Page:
Clearfield Trust Co. v. United States,
318 U.S. 363 (1943)

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U.S. Supreme Court

Clearfield Trust Co. v. United States, 318 U.S. 363 (1943)

Clearfield Trust Co. v. United States

No. 490

Argued February 5, 1943

Decided March 1, 1943

318 U.S. 363



1. When the United States disburses its funds or pays its debts, it is exercising a constitutional function or power; and its rights and duties on commercial paper so issued are governed by federal, rather than local, law. United State v. Guaranty Trust Co., 293 U. S. 340, distinguished. P. 318 U. S. 366.

2. In the absence of an applicable Act of Congress, it is for the federal courts to fashion the governing rule of federal law according to their own standards. P. 318 U. S. 367.

3. Reasons which at times may make state law an appropriate federal rule are singularly inappropriate in determining the rights and duties of the United States on commercial paper which it issues, since the desirability of a uniform rule in such cases is plain. P. 318 U. S. 367.

Primary Holding

A federal court can make a common-law rule regarding federal negotiable instruments, since they are controlled by federal law.


A check issued by the federal government was intercepted in the mail before it reached the intended recipient. J.C. Penney Co. endorsed it after it was cashed there by the person who intercepted it and forged the endorsement. Clearfield Trust Co. also endorsed the check with a guaranty of all prior endorsements and collected the appropriate sum from the Federal Reserve. Eight months after it discovered the forgery, the federal government demanded Clearfield to pay on the guaranty. It brought an action against Clearfield when it refused to comply, but the trial court ruled that it could no longer bring the claim because it had delayed so long. The appellate court disagreed and reinstated the action.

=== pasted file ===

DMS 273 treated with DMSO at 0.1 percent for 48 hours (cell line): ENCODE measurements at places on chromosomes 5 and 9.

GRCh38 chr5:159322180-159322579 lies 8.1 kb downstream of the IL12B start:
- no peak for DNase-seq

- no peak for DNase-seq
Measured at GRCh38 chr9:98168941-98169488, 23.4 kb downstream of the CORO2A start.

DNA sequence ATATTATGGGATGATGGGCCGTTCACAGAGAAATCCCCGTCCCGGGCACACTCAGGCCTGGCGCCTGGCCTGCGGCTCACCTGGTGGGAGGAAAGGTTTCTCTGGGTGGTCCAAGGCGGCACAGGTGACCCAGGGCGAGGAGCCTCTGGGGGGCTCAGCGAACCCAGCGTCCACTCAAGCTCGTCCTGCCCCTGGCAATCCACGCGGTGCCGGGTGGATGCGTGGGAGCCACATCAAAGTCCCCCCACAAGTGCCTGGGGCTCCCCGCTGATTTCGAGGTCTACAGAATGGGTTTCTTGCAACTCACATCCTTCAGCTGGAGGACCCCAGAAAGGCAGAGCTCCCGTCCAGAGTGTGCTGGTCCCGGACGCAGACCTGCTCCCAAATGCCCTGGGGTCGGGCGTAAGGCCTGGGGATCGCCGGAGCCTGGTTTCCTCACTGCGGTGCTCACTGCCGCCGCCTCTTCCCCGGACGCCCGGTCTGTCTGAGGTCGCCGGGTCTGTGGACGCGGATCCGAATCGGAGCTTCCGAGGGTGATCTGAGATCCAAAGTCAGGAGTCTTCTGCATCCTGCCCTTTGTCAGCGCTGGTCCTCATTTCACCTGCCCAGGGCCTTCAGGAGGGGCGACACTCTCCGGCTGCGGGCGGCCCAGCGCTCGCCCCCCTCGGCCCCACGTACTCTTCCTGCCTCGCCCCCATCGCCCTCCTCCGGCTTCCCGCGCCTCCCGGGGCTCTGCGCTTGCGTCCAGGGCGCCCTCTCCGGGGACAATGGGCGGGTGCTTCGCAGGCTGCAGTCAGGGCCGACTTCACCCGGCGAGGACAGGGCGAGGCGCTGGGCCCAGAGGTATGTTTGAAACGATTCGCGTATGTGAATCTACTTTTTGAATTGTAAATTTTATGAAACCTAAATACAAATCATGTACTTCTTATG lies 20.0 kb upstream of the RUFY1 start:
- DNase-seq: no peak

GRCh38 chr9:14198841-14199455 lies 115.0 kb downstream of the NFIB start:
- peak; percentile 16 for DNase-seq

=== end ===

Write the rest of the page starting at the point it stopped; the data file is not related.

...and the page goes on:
• William Orville Douglas (Author)
  • Harlan Fiske Stone
  • Owen Josephus Roberts
  • Hugo Lafayette Black
  • Stanley Forman Reed
  • Felix Frankfurter
  • Robert Houghwout Jackson

The Constitution grants the federal government authority over disbursing funds or paying its debts. Federal courts may use their own standards to create the applicable rules of law for issues regarding commercial paper, since Congress is silent on this subject. Using state rules would be counterproductive because of the divergences among them, while a single overarching standard would create a useful uniformity. The eight-month delay should not have prevented the case from being heard.


  • Frank Murphy (Author)
  • Wiley Blount Rutledge

Case Commentary

In the situations when the U.S. is a party to an action and its rights and obligations are implicated, federal common law still may be applicable for the court to use in interpreting those rights and obligations. It also can use its powers to create rules based on those precedents that bind parties in the future.

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